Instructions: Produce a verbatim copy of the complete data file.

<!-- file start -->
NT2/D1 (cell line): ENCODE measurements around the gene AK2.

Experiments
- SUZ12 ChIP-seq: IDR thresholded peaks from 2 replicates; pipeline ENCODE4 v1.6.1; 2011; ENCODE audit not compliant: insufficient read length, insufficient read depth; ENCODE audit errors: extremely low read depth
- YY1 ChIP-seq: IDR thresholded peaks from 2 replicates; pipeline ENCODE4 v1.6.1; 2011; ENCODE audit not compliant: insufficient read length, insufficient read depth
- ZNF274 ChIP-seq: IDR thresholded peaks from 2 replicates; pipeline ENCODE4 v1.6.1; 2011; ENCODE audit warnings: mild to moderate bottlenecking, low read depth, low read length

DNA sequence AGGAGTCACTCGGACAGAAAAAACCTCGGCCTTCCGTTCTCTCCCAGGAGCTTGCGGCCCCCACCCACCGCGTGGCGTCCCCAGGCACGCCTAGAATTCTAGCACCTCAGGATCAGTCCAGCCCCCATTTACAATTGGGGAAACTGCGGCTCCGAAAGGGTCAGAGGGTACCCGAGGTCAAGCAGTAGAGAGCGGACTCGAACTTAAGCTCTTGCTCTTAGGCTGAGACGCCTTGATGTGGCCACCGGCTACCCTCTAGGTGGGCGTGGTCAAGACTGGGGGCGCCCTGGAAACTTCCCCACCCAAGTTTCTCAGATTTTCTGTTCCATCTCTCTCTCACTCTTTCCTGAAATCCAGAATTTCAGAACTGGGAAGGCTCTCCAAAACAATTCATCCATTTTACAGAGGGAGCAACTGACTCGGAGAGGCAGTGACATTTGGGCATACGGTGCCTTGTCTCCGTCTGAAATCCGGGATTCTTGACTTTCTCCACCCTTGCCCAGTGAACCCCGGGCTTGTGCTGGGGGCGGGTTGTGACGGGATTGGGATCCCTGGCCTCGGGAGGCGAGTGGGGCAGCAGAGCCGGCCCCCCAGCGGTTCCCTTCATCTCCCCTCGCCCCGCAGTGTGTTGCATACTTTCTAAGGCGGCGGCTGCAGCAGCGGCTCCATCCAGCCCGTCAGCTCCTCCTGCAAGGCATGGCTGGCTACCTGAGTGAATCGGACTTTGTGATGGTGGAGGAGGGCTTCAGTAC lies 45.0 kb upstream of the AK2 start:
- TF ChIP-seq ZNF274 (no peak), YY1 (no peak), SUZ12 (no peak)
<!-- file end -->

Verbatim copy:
NT2/D1 (cell line): ENCODE measurements around the gene AK2.

Experiments
- SUZ12 ChIP-seq: IDR thresholded peaks from 2 replicates; pipeline ENCODE4 v1.6.1; 2011; ENCODE audit not compliant: insufficient read length, insufficient read depth; ENCODE audit errors: extremely low read depth
- YY1 ChIP-seq: IDR thresholded peaks from 2 replicates; pipeline ENCODE4 v1.6.1; 2011; ENCODE audit not compliant: insufficient read length, insufficient read depth
- ZNF274 ChIP-seq: IDR thresholded peaks from 2 replicates; pipeline ENCODE4 v1.6.1; 2011; ENCODE audit warnings: mild to moderate bottlenecking, low read depth, low read length

DNA sequence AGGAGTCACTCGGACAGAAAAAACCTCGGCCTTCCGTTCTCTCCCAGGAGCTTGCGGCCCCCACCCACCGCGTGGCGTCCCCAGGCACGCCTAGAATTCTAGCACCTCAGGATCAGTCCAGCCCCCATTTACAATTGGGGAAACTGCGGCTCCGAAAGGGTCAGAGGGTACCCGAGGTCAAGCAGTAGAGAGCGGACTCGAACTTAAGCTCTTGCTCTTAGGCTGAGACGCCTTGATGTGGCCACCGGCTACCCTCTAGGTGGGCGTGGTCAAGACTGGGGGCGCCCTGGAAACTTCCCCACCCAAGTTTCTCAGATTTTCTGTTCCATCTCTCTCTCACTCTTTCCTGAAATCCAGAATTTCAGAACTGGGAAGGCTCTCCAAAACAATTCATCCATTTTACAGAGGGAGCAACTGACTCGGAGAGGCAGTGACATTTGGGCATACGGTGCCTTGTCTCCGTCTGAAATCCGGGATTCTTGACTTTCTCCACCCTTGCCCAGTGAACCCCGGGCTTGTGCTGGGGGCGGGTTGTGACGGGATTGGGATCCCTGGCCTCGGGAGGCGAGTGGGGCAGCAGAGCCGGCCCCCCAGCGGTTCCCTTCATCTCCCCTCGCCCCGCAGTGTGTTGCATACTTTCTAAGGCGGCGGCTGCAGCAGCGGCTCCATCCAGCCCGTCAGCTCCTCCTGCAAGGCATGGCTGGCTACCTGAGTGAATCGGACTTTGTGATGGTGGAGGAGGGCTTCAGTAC lies 45.0 kb upstream of the AK2 start:
- TF ChIP-seq ZNF274 (no peak), YY1 (no peak), SUZ12 (no peak)